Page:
In the May 6 issue of Commonweal, Fordham theology professor Michael Peppard promised to provide a sympathetic treatment of concerns raised by those who perceive a dearth of conservative voices in the Academy. Dissatisfied with the diagnosis of widespread discrimination, Peppard, whose journalistic and scholarly work I greatly admire, seemed poised to provide a judicious analysis that would take seriously the charge that the Academy lacked a certain “intellectual diversity” by outlining some particularly compelling, if underrepresented, conservative claims.
I was disheartened to find, however, that in the same breath with which he dismissed the suspicion of prejudice, he proceeded to engage in the very armchair psychoanalysis that serves only to perpetuate mutual paranoia on both sides. Instead of outlining a series of rationally grounded positions that might be called conservative, Peppard identified four “temperaments or dispositions,” which might make conservatives ill-at-ease working in the contemporary research university. Peppard fails to recognize that his so-called temperaments are actually serious claims concerning the character and value of tradition, family, freedom, and the rationality of behavior. While I may disagree with many conservatives on a number of issues, telling them that the source of our dispute is due to particular personality traits seems, at the very least, to be a conversation-stopper.
Peppard’s first “conservative” temperament is the most surprising of the four. As a New Testament scholar, it seems particularly strange that Peppard would claim that “valuing the maintenance and passing on of intellectual tradition” is a simple matter of preference, which the “contemporary research university” lacks. One only has to glance briefly at the Chronicle of Higher Education or the opinion page of the New York Times, both of which have not often been accused of conservative bias, to get a sense of the robust conversation surrounding the depreciating value of traditional, humanistic education in the face of higher returns promised by investing in career-oriented, scientific training.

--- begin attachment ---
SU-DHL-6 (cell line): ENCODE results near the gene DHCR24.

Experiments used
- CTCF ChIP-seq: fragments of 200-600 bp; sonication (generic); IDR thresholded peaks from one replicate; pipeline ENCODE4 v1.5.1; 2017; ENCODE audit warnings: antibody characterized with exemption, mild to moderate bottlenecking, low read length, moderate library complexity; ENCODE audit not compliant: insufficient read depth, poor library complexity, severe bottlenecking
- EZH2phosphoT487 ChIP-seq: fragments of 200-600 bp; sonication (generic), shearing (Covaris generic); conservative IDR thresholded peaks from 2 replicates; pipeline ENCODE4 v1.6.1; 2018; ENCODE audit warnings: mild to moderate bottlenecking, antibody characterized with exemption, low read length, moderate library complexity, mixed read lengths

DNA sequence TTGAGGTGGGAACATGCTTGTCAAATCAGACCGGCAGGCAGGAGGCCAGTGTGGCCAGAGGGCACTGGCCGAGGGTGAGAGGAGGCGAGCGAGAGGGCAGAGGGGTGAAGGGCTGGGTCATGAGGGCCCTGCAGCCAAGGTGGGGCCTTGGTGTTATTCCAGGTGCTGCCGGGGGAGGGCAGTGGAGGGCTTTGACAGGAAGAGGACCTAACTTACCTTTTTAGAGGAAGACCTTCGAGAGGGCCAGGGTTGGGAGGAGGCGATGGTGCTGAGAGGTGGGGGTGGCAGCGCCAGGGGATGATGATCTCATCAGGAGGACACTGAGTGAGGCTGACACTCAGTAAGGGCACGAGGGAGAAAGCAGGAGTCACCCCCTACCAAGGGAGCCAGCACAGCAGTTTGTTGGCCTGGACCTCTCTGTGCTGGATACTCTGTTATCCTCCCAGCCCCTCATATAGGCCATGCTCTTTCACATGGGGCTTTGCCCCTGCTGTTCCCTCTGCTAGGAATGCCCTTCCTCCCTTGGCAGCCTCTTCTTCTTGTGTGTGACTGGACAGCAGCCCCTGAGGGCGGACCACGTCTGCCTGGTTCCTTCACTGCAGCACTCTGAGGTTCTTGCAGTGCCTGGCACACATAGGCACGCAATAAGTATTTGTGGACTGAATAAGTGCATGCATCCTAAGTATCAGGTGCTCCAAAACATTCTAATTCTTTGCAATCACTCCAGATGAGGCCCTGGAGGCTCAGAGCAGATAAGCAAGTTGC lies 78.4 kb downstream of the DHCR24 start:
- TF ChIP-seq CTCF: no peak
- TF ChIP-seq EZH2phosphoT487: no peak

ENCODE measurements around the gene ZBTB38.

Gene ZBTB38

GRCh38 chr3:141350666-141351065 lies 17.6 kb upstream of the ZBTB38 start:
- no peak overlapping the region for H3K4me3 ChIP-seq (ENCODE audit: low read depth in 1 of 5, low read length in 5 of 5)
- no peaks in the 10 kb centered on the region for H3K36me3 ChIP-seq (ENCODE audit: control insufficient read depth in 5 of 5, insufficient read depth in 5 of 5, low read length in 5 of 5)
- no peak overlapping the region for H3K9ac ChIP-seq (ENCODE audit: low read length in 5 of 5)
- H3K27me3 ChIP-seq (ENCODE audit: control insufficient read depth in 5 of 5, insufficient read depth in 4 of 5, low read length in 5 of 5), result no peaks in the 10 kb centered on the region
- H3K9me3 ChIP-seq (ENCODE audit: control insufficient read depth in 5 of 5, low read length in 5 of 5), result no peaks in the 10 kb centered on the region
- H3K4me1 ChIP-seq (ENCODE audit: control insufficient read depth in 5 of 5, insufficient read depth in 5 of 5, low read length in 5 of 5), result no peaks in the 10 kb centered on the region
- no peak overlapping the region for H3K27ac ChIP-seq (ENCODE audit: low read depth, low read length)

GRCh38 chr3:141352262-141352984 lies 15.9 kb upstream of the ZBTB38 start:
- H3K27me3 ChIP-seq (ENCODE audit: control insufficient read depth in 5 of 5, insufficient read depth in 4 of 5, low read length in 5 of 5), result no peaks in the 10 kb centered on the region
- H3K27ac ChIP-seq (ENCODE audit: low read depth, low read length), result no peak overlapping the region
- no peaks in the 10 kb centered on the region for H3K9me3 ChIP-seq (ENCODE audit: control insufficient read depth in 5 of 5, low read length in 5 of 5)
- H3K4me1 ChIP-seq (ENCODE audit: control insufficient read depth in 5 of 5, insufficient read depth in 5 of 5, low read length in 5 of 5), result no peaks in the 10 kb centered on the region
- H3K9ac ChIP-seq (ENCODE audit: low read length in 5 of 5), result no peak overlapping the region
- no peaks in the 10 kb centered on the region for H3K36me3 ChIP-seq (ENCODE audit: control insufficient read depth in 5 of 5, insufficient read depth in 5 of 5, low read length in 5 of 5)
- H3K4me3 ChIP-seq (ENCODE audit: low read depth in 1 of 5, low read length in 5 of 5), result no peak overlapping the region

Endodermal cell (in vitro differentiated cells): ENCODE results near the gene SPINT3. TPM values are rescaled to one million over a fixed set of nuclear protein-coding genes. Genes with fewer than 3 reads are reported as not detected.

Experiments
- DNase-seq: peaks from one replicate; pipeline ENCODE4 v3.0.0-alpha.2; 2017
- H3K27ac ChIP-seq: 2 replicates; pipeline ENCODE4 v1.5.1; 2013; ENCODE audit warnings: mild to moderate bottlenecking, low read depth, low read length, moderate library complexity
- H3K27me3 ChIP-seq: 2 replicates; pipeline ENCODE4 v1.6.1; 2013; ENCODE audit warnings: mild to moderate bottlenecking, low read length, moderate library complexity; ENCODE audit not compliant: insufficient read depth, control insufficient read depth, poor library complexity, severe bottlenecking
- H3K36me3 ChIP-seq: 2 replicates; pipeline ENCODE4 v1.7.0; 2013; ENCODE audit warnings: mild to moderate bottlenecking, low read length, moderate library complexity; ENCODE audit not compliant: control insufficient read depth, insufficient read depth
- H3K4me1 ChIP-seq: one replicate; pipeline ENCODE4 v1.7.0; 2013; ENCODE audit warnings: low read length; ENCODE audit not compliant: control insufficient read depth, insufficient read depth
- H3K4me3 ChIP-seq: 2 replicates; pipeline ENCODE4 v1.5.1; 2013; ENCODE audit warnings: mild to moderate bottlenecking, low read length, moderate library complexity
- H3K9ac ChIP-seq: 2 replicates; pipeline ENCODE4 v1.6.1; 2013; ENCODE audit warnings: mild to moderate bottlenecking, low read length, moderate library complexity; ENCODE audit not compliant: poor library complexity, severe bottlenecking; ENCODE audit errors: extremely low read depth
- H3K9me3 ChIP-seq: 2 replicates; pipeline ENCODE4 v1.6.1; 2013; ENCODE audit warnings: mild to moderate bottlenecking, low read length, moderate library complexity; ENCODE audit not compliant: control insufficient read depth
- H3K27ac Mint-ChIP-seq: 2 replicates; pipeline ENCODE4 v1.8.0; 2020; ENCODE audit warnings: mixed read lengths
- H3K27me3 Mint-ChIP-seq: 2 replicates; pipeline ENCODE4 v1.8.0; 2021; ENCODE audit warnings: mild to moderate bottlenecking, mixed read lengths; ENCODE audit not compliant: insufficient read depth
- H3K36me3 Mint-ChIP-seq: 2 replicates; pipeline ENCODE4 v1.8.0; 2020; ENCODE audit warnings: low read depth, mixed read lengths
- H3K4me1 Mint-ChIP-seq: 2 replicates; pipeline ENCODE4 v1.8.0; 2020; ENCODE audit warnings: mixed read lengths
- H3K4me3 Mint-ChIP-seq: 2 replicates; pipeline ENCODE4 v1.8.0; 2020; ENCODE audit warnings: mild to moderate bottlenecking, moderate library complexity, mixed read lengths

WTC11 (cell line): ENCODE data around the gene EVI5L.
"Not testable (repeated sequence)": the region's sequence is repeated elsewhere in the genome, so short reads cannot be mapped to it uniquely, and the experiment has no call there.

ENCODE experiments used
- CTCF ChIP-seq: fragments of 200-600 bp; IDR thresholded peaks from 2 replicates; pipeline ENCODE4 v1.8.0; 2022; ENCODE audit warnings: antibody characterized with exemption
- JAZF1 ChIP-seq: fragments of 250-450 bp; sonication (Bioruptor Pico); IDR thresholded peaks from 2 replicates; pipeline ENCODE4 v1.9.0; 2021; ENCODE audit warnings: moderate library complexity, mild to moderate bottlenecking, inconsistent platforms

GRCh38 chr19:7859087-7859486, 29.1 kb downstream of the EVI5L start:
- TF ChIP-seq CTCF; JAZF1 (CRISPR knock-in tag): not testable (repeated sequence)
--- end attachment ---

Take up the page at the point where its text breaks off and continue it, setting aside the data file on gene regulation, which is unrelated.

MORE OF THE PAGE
Even in the humanities, though, Peppard claims that most “conservatives” would not feel at home having to “revise,” “shatter—or at least complicate—some traditional idea.” But is this “discomfort” not grounded in a particular understanding of what counts as an “intellectual” tradition and how such traditions are transmitted?
Thomas Aquinas, in his Summa Theologiae, argued not only that our empirical inquiries are fallible, due to the fact that they treat objects that are finite and always changing, but our theological inquiry is also subject to continued scrutiny, because, though our “object of study” is unchanging, our finite minds cannot grasp the infinite reality of God. Thus, we have to constantly rethink our traditional ideas of God so as to avoid the kind of prideful idolatry that claims to have rationally exhausted knowledge of the Divine. The “conservative” who finds it necessary to preserve the constancy of tradition for fear of having to revise, complicate, or shatter “traditional ideas” is not suffering from a particular intellectual idiosyncrasy; for Aquinas, such a person is simply wrong about how ideas work, not to mention potentially heretical.
The second trait that Peppard identifies involves “plans to marry and have children,” which he says can be frustrated by the lack of family-friendly policies at many universities. I’m not so sure that the lack of family-friendly policies is exclusive to the “liberal” Academy. There are probably a number of “conservatives” on Wall Street or working for Fox News facing the “biological” and “professional risks” of balancing career and family.
More importantly, however, I don’t know many parents who would describe their desire to marry and have children as a particular disposition. Minimally, most people describe marriage and children as something they simply couldn’t not do—that is, they were called or fell in love. Maximally, they might subscribe to a set of beliefs about the procreative and unitive entailments of sexual love and the individual and communal commitments they require.